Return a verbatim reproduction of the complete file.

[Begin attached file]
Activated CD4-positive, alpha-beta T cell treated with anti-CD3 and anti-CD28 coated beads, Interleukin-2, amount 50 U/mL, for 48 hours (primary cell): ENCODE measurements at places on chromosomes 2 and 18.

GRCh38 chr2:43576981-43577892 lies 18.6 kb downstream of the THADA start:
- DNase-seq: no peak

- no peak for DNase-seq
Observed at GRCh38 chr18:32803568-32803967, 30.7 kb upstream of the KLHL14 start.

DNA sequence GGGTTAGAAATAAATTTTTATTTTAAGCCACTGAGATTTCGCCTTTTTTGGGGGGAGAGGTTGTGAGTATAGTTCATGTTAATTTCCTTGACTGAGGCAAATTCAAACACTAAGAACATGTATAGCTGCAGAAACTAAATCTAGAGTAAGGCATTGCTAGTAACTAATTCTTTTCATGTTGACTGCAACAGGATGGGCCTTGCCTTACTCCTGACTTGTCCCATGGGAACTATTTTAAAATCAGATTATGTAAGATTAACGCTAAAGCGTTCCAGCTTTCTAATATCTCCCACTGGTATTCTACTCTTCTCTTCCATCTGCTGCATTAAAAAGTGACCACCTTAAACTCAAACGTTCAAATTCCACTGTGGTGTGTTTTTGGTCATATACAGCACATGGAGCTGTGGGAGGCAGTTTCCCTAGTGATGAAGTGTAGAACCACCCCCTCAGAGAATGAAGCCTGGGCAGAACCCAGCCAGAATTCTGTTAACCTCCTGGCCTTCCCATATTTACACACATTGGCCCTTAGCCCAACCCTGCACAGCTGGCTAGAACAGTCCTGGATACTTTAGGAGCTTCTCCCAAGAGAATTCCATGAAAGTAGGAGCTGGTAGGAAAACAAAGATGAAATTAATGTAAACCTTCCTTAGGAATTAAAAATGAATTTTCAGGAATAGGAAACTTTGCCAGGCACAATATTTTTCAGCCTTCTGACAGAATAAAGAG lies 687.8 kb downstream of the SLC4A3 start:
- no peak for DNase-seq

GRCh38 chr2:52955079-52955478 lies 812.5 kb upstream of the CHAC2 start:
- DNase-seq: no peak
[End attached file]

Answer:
Activated CD4-positive, alpha-beta T cell treated with anti-CD3 and anti-CD28 coated beads, Interleukin-2, amount 50 U/mL, for 48 hours (primary cell): ENCODE measurements at places on chromosomes 2 and 18.

GRCh38 chr2:43576981-43577892 lies 18.6 kb downstream of the THADA start:
- DNase-seq: no peak

- no peak for DNase-seq
Observed at GRCh38 chr18:32803568-32803967, 30.7 kb upstream of the KLHL14 start.

DNA sequence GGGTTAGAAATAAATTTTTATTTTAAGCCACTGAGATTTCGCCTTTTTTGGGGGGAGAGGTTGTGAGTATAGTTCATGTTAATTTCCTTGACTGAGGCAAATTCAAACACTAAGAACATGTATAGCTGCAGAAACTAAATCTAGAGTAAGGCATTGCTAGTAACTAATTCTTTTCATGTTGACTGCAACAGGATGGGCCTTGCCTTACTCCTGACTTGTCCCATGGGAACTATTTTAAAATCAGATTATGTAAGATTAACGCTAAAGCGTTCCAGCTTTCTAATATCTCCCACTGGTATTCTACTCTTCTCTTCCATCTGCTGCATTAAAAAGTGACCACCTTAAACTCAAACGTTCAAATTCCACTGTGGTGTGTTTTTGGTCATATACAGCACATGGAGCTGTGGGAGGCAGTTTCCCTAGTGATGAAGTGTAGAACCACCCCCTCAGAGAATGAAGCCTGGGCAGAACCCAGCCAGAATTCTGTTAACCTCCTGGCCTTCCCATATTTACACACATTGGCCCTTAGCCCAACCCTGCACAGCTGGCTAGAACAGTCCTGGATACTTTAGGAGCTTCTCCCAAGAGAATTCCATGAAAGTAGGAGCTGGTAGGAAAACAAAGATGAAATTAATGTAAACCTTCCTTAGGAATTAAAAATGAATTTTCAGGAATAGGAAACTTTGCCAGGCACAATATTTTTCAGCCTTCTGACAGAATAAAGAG lies 687.8 kb downstream of the SLC4A3 start:
- no peak for DNase-seq

GRCh38 chr2:52955079-52955478 lies 812.5 kb upstream of the CHAC2 start:
- DNase-seq: no peak